Tag: time management

Prepare Your Mind for the Life You Imagine

by Dr Angel Adams and Dr Patricia Papciak

If one advances confidently in the direction of his dreams and endeavours to live the life which he has imagined, he will meet with a success unexpected in common hours.

-Henry David Thoreau-

Last Spring I was delighted to watch two robins in my garden, a mother and father, who were busily planning and preparing for the birth of their offspring. They were building an elaborate nest in my garden shed in the back of one of my old cardboard storage boxes. I felt honoured that they chose my shed as their venue for starting a new family. Planning and preparing are actually two very important cognitive functions that make up a group of what we call executive functions (EF). These advanced mental tasks include strategising, organising, setting goals, and paying attention to the important details that will help us achieve those goals. This is what gets us down to business even when we’d rather just hang out and tweet in the garden or on-line for that matter. Mr and Mrs Robin were busy working at achieving their goal. Read more

Time is Precious: Are you as Busy as a Beaver?

by Dr Angel Adams, Dr Patricia Papciak

“If I try to find time it will become illusive. If I chase time it will always leave me behind.

How then will I be able to have enough time to do all the things I must do?

The answer is to stop hoping to find it somewhere in the future

and to take advantage of the present moment.”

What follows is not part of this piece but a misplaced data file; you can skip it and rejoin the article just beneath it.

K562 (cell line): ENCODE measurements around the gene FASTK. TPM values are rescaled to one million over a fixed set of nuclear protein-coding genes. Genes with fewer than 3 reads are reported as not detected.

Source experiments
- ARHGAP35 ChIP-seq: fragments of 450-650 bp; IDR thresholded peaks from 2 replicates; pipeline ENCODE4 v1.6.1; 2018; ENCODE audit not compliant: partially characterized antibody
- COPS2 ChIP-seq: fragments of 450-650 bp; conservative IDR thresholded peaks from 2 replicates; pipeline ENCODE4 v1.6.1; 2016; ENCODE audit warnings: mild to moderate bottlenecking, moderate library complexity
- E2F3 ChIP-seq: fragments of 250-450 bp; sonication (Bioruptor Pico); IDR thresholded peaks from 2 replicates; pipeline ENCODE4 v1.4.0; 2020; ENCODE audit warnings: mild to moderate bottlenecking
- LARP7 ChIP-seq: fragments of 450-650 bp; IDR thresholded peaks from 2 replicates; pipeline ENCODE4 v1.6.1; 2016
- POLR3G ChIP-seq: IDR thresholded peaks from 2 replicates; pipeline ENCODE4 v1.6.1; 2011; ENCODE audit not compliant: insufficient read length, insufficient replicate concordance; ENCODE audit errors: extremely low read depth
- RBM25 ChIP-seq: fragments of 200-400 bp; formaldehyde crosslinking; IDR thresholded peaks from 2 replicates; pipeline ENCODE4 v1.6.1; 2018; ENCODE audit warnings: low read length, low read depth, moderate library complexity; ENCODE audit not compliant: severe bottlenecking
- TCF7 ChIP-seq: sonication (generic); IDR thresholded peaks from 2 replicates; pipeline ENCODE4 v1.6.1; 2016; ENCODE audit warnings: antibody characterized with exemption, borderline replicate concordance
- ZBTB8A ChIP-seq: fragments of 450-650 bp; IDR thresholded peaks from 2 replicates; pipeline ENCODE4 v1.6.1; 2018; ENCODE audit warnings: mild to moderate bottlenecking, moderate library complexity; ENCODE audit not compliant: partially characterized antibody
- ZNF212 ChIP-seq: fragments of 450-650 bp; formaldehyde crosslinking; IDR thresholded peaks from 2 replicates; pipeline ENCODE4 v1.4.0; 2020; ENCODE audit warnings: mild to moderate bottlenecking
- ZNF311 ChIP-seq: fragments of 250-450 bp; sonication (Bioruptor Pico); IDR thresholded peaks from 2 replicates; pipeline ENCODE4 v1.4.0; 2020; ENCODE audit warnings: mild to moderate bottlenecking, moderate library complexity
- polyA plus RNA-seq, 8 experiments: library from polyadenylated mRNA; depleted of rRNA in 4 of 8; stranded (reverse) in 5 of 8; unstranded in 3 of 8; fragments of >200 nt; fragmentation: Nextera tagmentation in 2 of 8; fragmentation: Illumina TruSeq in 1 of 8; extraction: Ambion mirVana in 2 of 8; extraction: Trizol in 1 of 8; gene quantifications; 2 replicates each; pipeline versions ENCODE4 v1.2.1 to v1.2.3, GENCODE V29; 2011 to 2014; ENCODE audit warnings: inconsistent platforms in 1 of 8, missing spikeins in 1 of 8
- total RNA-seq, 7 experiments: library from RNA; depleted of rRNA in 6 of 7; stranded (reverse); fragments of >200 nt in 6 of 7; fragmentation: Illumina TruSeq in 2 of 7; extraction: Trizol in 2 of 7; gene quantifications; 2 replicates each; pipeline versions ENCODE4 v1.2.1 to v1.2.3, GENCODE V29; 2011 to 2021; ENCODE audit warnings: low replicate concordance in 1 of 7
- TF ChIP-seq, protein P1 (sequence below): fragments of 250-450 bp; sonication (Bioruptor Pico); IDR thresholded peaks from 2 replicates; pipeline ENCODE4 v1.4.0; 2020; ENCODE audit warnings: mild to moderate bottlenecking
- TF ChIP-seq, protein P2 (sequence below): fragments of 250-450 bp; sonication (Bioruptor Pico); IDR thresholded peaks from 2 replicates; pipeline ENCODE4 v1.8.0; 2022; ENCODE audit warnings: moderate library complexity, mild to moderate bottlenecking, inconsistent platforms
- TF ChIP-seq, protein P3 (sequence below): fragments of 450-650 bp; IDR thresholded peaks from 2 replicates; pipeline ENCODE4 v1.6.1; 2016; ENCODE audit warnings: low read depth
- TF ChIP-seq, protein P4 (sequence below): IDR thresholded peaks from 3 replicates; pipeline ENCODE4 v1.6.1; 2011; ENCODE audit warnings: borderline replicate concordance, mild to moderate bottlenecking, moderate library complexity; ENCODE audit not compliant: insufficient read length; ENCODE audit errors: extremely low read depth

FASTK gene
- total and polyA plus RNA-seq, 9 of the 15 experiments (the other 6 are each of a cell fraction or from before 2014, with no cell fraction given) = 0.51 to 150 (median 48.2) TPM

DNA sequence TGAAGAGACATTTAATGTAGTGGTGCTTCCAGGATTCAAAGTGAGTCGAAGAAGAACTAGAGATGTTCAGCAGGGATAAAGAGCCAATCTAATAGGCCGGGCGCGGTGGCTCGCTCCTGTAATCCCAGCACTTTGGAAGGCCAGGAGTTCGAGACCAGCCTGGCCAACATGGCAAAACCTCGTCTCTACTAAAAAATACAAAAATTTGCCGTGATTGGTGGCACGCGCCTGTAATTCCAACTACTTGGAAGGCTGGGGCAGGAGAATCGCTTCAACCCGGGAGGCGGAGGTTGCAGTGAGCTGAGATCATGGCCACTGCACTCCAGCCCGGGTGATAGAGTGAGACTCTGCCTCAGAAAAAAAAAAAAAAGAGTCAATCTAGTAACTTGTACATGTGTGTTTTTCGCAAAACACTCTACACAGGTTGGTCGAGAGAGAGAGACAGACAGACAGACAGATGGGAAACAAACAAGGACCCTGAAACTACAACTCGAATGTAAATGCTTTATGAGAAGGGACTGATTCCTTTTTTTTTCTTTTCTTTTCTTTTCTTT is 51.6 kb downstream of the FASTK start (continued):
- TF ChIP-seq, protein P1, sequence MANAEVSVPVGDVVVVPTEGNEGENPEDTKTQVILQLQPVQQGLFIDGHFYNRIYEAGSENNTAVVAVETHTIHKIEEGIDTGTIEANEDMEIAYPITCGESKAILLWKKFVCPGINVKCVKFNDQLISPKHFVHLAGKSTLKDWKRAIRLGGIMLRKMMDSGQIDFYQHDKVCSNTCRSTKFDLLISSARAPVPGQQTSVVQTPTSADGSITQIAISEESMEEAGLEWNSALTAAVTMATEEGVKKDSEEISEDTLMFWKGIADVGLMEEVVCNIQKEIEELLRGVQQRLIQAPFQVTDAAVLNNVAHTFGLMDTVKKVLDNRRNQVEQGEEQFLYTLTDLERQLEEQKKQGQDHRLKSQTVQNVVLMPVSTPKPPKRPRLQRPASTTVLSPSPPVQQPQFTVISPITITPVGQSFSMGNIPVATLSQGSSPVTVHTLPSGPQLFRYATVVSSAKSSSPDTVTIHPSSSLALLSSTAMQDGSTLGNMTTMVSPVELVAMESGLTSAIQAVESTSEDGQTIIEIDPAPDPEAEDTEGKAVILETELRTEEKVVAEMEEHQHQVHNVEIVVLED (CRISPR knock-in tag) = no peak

-Ellen Beryl Adams-

We hope you never have to look back over your life someday and regret that you did not value and manage your time wisely. Each day offers an opportunity to use our time intelligently, yet the most important (though perhaps boring) tasks are avoided or stolen by the more mundane (though perhaps exciting) trivia. Pareto’s 80/20 percent principle in economics also can be applied to time. It simply means that the most trivial 20% of actions consumes 80% of our time and energy, whilst the most vital 80% receive only 20% of our time and energy. We asked twenty people what they thought took away from their quality of life and the general response was feeling stressed from simply trying to do too much and there wasn’t enough time! Our society seems to urge us to do more and more. We have to exercise, we have to shop carefully so that we eat healthy foods, we have such a variety of classes to attend that will improve us in some way; and of course all this is on top of working, caring for children, keeping the house clean, gardening, going to appointments with doctors or dentists, car maintenance and on and on and on. Read more